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J Audiol Otol. 2015 Apr;19(1):1-6. English. Review. https://doi.org/10.7874/jao.2015.19.1.1
Kim J , Koo M .
Division of Speech Pathology and Audiology, Research Institute of Audiology and Speech Pathology, College of Natural Sciences, Hallym University, Chuncheon, Korea. jskim@hallym.ac.kr
Abstract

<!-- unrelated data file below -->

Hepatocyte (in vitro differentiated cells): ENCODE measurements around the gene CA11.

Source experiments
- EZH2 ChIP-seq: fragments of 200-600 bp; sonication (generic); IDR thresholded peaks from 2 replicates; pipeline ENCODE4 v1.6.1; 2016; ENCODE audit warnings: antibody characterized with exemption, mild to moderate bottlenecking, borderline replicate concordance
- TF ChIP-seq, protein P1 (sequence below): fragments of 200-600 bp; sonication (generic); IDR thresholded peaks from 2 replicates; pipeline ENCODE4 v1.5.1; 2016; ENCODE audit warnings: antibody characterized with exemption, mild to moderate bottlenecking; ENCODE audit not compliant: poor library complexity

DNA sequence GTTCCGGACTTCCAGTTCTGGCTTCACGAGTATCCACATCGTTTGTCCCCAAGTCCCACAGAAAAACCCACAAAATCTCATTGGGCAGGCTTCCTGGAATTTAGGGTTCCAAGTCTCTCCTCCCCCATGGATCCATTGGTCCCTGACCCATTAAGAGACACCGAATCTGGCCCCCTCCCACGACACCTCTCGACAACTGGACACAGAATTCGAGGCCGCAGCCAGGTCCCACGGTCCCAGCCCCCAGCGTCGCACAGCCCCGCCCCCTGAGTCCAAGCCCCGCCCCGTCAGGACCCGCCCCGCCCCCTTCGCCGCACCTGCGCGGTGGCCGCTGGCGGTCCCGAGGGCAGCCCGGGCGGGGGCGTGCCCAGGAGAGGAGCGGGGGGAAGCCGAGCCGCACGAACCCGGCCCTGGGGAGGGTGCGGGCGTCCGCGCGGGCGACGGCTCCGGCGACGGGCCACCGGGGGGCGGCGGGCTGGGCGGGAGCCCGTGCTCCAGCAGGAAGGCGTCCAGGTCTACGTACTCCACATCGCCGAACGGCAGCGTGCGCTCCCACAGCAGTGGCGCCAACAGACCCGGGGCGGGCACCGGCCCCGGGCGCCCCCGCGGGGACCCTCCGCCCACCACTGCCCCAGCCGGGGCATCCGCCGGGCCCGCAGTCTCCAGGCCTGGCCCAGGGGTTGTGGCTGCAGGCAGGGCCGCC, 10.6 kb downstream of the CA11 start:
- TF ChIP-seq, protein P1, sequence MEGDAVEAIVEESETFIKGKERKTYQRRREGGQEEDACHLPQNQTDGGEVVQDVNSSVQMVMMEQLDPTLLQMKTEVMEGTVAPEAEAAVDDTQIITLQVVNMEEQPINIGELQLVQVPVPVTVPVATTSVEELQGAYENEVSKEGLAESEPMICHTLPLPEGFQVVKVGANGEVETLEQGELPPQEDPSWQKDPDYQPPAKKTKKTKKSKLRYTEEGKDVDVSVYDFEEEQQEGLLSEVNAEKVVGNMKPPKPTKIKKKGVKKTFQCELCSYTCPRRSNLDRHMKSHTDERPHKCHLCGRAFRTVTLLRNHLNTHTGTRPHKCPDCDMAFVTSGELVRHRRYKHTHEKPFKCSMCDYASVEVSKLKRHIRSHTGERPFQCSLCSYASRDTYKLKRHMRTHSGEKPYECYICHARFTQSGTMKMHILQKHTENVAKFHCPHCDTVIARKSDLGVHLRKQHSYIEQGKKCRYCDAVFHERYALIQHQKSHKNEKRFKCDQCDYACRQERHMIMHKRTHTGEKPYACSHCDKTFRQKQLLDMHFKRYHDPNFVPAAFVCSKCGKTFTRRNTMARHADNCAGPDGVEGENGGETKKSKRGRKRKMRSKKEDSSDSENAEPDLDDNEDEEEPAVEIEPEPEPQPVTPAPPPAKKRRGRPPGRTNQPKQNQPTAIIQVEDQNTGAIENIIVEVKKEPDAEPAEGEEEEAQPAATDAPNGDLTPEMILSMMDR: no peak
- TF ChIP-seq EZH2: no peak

Mass and stiffness affect on the peculiar characteristics of transmission of the middle ear and the distinctive behavior of the cochlear mechanics. Applying the principle of the mass and stiffness, the band-pass characteristic transfer function of the middle ear has been explained. The greatest transfer function of the middle ear, approximately 24-29 dB, is observed at 1-2 kHz in both cat and human species. However, at lower frequencies, the transfer function was disturbed by the stiffness of the middle ear primarily due to middle ear cavity. At higher frequencies, the transfer function was disturbed by the stiffness of the middle ear primarily due to middle ear bones. Several examples, such as an acoustic reflex, otitis media, and otosclerosis are discussed. For understanding the traveling wave of the basilar membrane, different place tuning at certain stimulus frequencies, contrastingly shaped basilar membrane to the cochlear duct, and the structural and physical characteristics of the whole cochlear partition were reviewed in terms of changing width, mass, and stiffness from the base to apex. Being about ten times wider, more massive, and one hundredfold stiffer at the base than the apex, the nature of the cochlear partition to absorb high-frequency energy changes in fluid pressure declines toward the apex. Consequently, at the base of the cochlea, high frequencies stimuli are decoded while low frequencies stimuli are decoded at the apex of the cochlea. Due to these characteristics of the cochlear partition, the direction of the traveling wave was also proved to be in the fashion of base-to-apex always.

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